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Old 03-10-2013, 01:38 PM   #11
BigFloyd
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Originally Posted by stratslinger View Post
I read this type of post often, and really have to wonder. Back before I got my chiller, I regularly chilled full 5 gallon boils to pitching temps in less than a half an hour - yet I read folks who take hours to do so...

Place your kettle into your tub (or utility sink, etc) with water as cold as you can get it - no ice - up to the same level as the wort. Then begin stirring your wort with a sanitized spoon. As you do this, gently move the kettle around the tub or sink a little bit to improve the heat transfer, so you're not always transferring to the same warmed water. Do that for 5 minutes or so and you should be down by about 50 or 60 degrees. Drain the sink or tub and repeat, which should get you close to 100. Drain, then refill with ice and cold water, and repeat the stirring and moving around routine.
Your water must be one heck of a lot colder than it is here. The coldest our tap gets in the middle of winter is 60*F. In Texas, you have to use ice in your chiller water once you get down to about 80-85*F depending on the time of the year.

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Sure, it's a little work - but just sitting the kettle in ice and waiting on it is not an effective cooling method for large volumes of wort.
+1. You've got to stir, even with an immersion chiller.

To the other folks, if you want to do no-chill, go for it. It's your beer. May it be forever tasty.


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Old 03-10-2013, 01:42 PM   #12
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+1 to experiencing no problem with next day pitch.

I've found there's a lot of "facts" and fears about brewing that simply are not supported by experimentation. I've done this many times w/o chill haze, so it's not guaranteed to arise.


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Old 03-10-2013, 04:24 PM   #13
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I no-chill in the kettle all the time w/ good results. Yes, the beer will likely have harmless proteins or chill haze, but will drop clear after cold aging for a week or two...I keg so my beer is stored cold and drops nice and clear after cold storage. Also, I have read that if you are going to do an extended chill, delicate hop flavors and aroma are best preserved at temps below 160 - 170, so after flameout I wait an hour or two for the wort temp to drop and then make my last addition below 170 degrees.

FWIW, much better to wait and pitch the yeast at a proper temperature, than pitching quickly into wort that is too hot!

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Sure, it's a little work - but just sitting the kettle in ice and waiting on it is not an effective cooling method for large volumes of wort.
Not true in my experience at all! I have an immersion chiller and don't use it very often, I either no chill in the ketttle, or place the kettle (8 gal batch) in a large tub, 1/2 of a 55 gal HDPE barrel, fill with water and about 10 frozen 2 liter bottles, a few hours later we are at pitching temps w/ no babysitting a chiller...to each their own.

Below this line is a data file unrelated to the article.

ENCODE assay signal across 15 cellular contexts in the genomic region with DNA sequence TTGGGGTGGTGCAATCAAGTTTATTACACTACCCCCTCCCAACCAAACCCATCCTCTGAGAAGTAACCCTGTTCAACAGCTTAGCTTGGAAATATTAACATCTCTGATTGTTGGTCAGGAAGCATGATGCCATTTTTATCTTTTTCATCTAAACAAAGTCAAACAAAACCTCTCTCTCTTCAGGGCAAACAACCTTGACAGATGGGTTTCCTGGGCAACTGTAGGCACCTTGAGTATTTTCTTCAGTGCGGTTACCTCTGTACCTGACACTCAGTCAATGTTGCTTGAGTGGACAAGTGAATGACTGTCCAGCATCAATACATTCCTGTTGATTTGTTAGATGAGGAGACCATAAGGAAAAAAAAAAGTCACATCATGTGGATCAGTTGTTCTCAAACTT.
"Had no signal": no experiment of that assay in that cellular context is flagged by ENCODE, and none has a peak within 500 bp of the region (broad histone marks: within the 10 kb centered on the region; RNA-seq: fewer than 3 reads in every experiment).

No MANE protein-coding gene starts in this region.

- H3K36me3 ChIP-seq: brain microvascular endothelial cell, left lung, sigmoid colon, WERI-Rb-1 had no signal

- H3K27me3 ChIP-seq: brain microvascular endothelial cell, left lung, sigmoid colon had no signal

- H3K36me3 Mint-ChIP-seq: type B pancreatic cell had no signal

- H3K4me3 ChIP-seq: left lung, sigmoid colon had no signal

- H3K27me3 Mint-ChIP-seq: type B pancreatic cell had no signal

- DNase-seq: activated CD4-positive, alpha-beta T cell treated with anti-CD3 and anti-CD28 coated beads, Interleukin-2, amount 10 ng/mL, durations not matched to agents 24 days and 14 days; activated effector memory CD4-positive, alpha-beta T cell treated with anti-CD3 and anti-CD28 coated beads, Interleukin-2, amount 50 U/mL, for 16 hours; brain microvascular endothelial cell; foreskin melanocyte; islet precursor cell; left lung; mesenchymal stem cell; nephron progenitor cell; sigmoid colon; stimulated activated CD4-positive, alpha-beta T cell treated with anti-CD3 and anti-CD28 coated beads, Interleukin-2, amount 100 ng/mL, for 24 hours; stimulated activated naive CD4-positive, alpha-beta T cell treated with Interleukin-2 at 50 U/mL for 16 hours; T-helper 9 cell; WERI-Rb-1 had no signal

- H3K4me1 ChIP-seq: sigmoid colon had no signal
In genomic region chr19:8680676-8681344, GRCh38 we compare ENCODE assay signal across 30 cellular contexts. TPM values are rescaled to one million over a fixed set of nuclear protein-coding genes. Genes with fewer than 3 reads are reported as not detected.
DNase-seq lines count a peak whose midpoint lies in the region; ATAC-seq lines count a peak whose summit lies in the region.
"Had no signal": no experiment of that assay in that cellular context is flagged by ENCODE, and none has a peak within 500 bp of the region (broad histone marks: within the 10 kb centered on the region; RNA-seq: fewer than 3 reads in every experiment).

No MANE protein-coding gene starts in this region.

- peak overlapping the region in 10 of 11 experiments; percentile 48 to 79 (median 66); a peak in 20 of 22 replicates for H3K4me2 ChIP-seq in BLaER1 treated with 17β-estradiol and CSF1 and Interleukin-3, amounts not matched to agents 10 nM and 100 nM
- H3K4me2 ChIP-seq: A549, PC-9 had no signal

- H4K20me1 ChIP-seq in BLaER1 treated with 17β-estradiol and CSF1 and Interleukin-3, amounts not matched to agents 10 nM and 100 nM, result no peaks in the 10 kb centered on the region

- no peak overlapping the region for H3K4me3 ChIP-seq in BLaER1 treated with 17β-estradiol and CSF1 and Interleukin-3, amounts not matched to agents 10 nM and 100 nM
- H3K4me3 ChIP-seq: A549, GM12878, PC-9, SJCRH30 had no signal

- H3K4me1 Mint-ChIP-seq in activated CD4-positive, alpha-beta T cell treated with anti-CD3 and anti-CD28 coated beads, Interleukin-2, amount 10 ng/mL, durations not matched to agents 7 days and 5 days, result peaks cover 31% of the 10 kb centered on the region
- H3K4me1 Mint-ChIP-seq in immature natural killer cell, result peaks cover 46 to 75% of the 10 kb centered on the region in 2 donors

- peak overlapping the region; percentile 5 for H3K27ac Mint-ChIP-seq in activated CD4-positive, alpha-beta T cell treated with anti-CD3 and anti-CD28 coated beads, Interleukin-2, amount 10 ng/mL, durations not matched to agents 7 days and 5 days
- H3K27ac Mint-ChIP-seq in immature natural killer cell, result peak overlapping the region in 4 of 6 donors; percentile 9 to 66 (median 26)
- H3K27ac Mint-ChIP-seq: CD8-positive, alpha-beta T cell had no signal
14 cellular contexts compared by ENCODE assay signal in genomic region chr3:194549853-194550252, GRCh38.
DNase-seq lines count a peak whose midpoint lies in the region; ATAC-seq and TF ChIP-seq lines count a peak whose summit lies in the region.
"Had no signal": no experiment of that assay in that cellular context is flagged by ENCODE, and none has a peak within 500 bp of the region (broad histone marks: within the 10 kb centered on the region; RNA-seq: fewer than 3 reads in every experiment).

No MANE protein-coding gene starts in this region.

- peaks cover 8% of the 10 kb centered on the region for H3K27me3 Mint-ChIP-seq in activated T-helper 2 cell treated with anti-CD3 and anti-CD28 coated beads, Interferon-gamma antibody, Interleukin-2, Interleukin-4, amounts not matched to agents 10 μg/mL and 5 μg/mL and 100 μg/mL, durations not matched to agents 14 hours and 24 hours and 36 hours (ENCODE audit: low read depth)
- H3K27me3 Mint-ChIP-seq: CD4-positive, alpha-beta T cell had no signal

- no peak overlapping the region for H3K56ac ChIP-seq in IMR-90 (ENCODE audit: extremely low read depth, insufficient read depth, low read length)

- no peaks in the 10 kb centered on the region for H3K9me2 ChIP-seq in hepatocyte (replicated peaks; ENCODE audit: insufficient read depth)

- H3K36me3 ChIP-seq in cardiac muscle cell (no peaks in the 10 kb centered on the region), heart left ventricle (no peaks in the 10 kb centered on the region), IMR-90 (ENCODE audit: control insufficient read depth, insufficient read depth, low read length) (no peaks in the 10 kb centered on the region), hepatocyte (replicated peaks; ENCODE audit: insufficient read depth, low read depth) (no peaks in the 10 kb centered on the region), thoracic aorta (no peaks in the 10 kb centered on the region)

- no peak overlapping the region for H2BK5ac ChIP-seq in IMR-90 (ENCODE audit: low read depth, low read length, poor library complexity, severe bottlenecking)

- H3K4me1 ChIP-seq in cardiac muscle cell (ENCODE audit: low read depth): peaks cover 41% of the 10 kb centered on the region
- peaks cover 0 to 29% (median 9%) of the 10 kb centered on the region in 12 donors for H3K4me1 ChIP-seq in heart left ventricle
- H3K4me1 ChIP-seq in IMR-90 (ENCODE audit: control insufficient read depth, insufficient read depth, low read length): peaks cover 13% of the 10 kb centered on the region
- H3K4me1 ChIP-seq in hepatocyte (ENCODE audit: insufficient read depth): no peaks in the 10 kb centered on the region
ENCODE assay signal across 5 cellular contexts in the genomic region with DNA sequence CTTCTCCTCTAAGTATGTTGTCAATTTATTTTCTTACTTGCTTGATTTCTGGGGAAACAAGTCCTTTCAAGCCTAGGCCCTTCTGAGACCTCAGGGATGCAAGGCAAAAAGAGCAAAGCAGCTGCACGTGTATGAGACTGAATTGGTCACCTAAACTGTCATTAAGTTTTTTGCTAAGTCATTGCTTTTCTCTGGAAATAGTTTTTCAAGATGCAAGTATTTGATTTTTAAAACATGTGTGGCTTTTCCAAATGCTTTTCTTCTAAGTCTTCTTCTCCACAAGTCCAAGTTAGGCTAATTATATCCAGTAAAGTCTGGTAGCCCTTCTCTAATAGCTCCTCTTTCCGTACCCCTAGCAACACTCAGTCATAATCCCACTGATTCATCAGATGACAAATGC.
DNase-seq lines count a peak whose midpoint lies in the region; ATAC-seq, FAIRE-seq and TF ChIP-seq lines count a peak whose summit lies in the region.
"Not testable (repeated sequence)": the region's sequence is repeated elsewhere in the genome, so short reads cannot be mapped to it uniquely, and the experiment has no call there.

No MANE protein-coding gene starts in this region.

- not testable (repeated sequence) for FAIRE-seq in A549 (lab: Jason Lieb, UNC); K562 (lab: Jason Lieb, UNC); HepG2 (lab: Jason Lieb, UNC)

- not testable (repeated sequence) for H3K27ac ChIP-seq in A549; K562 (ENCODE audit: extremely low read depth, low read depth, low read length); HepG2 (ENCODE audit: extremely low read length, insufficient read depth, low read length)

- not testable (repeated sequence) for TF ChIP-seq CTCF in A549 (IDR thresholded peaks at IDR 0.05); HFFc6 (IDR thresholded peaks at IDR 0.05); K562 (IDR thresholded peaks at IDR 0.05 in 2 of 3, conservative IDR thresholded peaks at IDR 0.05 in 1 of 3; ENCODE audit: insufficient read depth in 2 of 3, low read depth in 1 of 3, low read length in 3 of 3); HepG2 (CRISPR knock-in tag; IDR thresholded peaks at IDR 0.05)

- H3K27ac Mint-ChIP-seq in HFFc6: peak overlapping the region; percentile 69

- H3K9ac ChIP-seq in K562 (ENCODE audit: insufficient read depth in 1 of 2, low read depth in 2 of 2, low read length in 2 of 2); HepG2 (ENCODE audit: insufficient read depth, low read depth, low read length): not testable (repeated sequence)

During summer, when tap water is warm, ice will likely be needed at some point to reach 60-65 degrees, rather than using the chiller, I find it simpler to just use the large tub and ice, I have a beer fridge / keezer, and the freezer compartment holds plenty of frozen soda bottles for wort chilling.
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Old 03-10-2013, 06:26 PM   #14
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FWIW, much better to wait and pitch the yeast at a proper temperature, than pitching quickly into wort that is too hot!
+1. I think it pains all of us to see people post about pitching yeast into 80+ degree wort. For ales, I stop the flow when it gets to 66*F. This time of year, that takes about 15 minutes with 60*F hose water and some stirring every couple of minutes. Most of that time is spent going from 80* down to pitching temp.

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During summer, when tap water is warm, ice will likely be needed at some point to reach 60-65 degrees, rather than using the chiller, I find it simpler to just use the large tub and ice, I have a beer fridge / keezer, and the freezer compartment holds plenty of frozen soda bottles for wort chilling.
That sounds like a workable method. I wish my keezer were big enough to chill all those bottles. Mine's pretty full with 3 kegs and a CO2 tank and has no separate freezer section.
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Old 03-10-2013, 06:53 PM   #15
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FWIW, much better to wait and pitch the yeast at a proper temperature, than pitching quickly into wort that is too hot!
Amen. This quote alone should be a sticky in the New Brewer's area!
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Old 03-10-2013, 07:28 PM   #16
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After switching to a wort chiller, I've only brewed twice. I may need to play with me recipe, I preferred my beer the way it was letting it sit over night.

I hesitated to get a wort chiller because I didn't want to waste water. Then came across a clearance item at Lowe's. I got 60 feet if 3/8 copper tubing for $18. Wrapped it around a bucket, instead if a corny, got some fittings. It will cool 11 gallons or wort to just under 80 degrees using only 20 gallons of water. I just save that water for clean up.


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